12

how to split a string at positions before a character?

  • split a string before 'a'
  • input: "fffagggahhh"
  • output: ["fff", "aggg", "ahhh"]

the obvious way doesn't work:

>>> h=re.compile("(?=a)")

>>> h.split("fffagggahhh")

['fffagggahhh']

>>>
  • 2
    What do you expect when you split "aaa"['', 'a', 'a', 'a'] or ['a', 'a', 'a']? – kennytm Nov 4 '10 at 7:22
  • "aaa" -> "a", "a", "a" or "", "a", "a", "a" – kakarukeys Nov 4 '10 at 7:55
  • thank you for all the workable answers! – kakarukeys Nov 4 '10 at 7:55
  • 1
    -1: "aaa" -> ["a", "a", "a"] or ["", "a", "a", "a"]. That's the least helpful thing I've ever seen. Both are right? In that case, no pattern can ever work. Close this question. – S.Lott Nov 4 '10 at 10:30
  • either one of them will do. if you have coded in python before, you would know a simple filter(bool, L) will filter out the empty element. – kakarukeys Nov 5 '10 at 1:57
21

Ok, not exactly the solution you want but I thought it will be a useful addition to problem here.

Solution without re

Without re:

>>> x = "fffagggahhh"
>>> k = x.split('a')
>>> j = [k[0]] + ['a'+l for l in k[1:]]
>>> j
['fff', 'aggg', 'ahhh']
>>> 
| improve this answer | |
  • @knitti: Thanks. I understand it is not the re based solution and I wanted to write it first before I write re solution. By the time, I finished writing this, the re based solution had come. – pyfunc Nov 4 '10 at 7:43
  • 2
    yeah, why use a hammer on a single nail if you've got a nail shooter. – knitti Nov 4 '10 at 7:45
5
>>> rx = re.compile("(?:a|^)[^a]*")
>>> rx.findall("fffagggahhh")
['fff', 'aggg', 'ahhh']
>>> rx.findall("aaa")
['a', 'a', 'a']
>>> rx.findall("fgh")
['fgh']
>>> rx.findall("")
['']
| improve this answer | |
  • 1
    -1 re.findall("(?:^|a)[^a]*", "aaa") produces ['', 'a', 'a'] – John Machin Nov 4 '10 at 7:04
4
>>> r=re.compile("(a?[^a]+)")
>>> r.findall("fffagggahhh")
['fff', 'aggg', 'ahhh']

EDIT:

This won't handle correctly double as in the string:

>>> r.findall("fffagggaahhh")
['fff', 'aggg', 'ahhh']

KennyTM's re seems better suited.

| improve this answer | |
  • I wonder if the OP would want to keep the empty string from the split if it started with an 'a'. – Jeff Mercado Nov 4 '10 at 6:44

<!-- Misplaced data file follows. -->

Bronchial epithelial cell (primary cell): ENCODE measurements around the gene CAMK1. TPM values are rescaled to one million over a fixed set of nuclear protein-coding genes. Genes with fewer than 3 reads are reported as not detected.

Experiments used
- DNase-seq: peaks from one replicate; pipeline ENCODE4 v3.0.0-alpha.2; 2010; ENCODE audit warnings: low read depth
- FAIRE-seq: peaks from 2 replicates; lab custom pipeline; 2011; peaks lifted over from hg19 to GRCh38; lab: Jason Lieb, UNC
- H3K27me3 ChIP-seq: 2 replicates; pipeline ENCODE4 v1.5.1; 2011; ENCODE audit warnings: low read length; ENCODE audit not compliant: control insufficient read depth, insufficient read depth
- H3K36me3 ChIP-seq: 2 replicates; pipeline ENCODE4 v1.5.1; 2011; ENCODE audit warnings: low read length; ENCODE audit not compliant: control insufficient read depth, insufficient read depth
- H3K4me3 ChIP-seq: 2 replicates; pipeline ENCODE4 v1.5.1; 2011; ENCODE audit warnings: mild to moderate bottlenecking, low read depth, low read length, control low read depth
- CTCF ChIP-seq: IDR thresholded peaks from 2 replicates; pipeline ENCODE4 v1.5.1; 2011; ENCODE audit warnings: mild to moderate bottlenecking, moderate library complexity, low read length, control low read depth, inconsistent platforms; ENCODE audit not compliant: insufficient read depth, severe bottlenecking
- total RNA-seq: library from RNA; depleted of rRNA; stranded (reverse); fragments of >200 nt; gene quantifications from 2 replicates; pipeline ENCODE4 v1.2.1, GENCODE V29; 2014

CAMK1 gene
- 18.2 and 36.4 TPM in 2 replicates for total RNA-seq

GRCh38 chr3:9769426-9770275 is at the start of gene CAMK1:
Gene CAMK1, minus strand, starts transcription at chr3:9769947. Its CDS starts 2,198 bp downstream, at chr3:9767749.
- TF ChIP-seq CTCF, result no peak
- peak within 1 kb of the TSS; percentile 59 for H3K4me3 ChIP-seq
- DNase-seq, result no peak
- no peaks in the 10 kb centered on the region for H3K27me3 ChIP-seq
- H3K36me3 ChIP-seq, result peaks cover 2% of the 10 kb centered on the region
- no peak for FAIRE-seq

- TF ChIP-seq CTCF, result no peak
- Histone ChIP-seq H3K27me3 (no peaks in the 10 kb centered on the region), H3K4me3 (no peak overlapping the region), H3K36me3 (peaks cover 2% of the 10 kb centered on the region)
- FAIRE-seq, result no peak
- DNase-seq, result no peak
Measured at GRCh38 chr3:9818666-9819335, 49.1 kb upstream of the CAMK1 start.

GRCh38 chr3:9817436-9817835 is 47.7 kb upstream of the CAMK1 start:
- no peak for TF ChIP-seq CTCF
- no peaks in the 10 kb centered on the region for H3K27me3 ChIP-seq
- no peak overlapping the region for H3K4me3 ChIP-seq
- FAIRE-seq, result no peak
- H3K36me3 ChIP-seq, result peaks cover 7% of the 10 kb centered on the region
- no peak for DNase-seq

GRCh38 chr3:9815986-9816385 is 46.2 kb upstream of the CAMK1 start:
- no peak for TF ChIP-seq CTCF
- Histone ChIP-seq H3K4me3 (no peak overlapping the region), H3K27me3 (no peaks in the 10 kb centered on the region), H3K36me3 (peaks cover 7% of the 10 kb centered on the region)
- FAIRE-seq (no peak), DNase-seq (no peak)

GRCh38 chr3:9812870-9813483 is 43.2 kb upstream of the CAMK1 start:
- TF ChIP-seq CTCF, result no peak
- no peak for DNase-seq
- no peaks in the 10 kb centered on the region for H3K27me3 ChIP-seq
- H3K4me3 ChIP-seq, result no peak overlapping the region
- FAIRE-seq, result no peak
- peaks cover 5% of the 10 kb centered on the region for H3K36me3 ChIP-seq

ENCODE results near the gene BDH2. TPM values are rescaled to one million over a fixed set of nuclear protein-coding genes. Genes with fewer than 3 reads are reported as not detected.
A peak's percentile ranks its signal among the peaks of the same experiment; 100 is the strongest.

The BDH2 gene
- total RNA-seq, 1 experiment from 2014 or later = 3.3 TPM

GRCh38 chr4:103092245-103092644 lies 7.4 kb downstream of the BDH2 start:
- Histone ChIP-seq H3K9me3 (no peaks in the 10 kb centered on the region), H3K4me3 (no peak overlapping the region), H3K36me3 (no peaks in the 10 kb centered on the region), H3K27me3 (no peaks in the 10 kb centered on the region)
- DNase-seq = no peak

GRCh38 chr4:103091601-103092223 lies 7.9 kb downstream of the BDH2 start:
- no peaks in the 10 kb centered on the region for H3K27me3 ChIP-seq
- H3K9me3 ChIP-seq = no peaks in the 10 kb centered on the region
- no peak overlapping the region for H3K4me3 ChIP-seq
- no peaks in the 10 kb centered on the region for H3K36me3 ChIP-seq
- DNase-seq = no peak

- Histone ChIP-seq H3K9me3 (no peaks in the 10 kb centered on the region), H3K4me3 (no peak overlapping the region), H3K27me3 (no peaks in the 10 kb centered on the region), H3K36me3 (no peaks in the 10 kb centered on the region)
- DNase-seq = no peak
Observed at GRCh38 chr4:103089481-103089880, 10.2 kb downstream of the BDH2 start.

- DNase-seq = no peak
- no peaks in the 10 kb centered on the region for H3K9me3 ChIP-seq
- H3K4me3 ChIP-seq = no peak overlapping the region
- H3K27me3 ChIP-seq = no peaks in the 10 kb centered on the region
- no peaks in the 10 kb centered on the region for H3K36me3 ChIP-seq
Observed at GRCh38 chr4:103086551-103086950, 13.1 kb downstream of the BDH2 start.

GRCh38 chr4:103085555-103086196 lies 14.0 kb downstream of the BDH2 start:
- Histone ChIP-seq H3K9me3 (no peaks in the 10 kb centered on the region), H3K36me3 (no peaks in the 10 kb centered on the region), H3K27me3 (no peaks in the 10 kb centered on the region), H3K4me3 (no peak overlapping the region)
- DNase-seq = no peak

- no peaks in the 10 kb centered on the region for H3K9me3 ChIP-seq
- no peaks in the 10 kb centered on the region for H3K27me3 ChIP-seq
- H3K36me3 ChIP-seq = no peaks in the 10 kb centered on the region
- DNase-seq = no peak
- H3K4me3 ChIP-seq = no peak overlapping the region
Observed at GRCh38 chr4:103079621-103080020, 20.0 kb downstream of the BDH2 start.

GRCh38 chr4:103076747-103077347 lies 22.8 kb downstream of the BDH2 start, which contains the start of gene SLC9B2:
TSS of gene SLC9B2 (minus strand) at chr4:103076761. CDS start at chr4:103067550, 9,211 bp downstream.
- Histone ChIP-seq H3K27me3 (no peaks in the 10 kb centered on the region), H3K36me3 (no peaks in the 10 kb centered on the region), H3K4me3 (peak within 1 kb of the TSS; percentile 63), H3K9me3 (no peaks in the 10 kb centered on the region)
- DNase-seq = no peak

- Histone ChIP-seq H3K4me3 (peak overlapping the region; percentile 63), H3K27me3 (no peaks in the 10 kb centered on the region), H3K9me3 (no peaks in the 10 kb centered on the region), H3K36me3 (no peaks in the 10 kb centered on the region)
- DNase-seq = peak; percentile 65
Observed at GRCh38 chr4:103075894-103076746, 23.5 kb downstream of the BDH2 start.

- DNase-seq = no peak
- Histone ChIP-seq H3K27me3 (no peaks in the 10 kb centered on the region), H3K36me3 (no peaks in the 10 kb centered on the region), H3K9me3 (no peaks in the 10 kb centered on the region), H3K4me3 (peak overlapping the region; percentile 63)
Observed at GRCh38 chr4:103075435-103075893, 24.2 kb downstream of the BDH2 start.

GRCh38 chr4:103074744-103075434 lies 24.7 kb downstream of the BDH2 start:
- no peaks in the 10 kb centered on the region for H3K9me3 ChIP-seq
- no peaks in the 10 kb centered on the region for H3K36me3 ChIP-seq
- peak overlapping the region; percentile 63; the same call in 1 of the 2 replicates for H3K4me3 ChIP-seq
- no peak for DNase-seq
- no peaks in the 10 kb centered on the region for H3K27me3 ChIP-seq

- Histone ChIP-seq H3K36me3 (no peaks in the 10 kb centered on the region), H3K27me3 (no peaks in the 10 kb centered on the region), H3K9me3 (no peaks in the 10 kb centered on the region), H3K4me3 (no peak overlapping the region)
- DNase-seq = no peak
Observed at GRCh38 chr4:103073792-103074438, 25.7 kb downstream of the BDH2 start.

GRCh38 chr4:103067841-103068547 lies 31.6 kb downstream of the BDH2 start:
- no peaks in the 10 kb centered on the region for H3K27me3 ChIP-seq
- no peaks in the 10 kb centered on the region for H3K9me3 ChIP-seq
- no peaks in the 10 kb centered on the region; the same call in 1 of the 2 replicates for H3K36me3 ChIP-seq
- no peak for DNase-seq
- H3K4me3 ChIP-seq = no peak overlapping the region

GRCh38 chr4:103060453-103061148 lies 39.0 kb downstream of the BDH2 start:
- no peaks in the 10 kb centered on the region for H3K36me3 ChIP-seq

• 1
    -1 Uncool. Fails on repeated a's ... e.g. "aaa" -> empty list – John Machin Nov 4 '10 at 6:51
3
import re

def split_before(pattern,text):
    prev = 0
    for m in re.finditer(pattern,text):
        yield text[prev:m.start()]
        prev = m.start()
    yield text[prev:]


if __name__ == '__main__':
    print list(split_before("a","fffagggahhh"))

re.split treats the pattern as a delimiter.

>>> print list(split_before("a","afffagggahhhaab"))
['', 'afff', 'aggg', 'ahhh', 'a', 'ab']
>>> print list(split_before("a","ffaabcaaa"))
['ff', 'a', 'abc', 'a', 'a', 'a']
>>> print list(split_before("a","aaaaa"))
['', 'a', 'a', 'a', 'a', 'a']
>>> print list(split_before("a","bbbb"))
['bbbb']
>>> print list(split_before("a",""))
['']
| improve this answer | |
1

This one works on repeated a's

  >>> re.findall("a[^a]*|^[^a]*", "aaaaa")
  ['a', 'a', 'a', 'a', 'a']
  >>> re.findall("a[^a]*|[^a]+", "ffaabcaaa")
  ['ff', 'a', 'abc', 'a', 'a', 'a']

Approach: the main chunks that you are looking for are an a followed by zero or more not-a. That covers all possibilities except for zero or more not-a. That can happen only at the start of the input string.

| improve this answer | |
-1
>>> foo = "abbcaaaabbbbcaaab"
>>> bar = foo.split("c")
>>> baz = [bar[0]] + ["c"+x for x in bar[1:]]
>>> baz
['abb', 'caaaabbbb', 'caaab']

Due to how slicing works, this will work properly even if there are no occurrences of c in foo.

| improve this answer | |
-3

split() takes an argument for the character to split on:

>>> "fffagggahhh".split('a')
['fff', 'ggg', 'hhh']
| improve this answer | |

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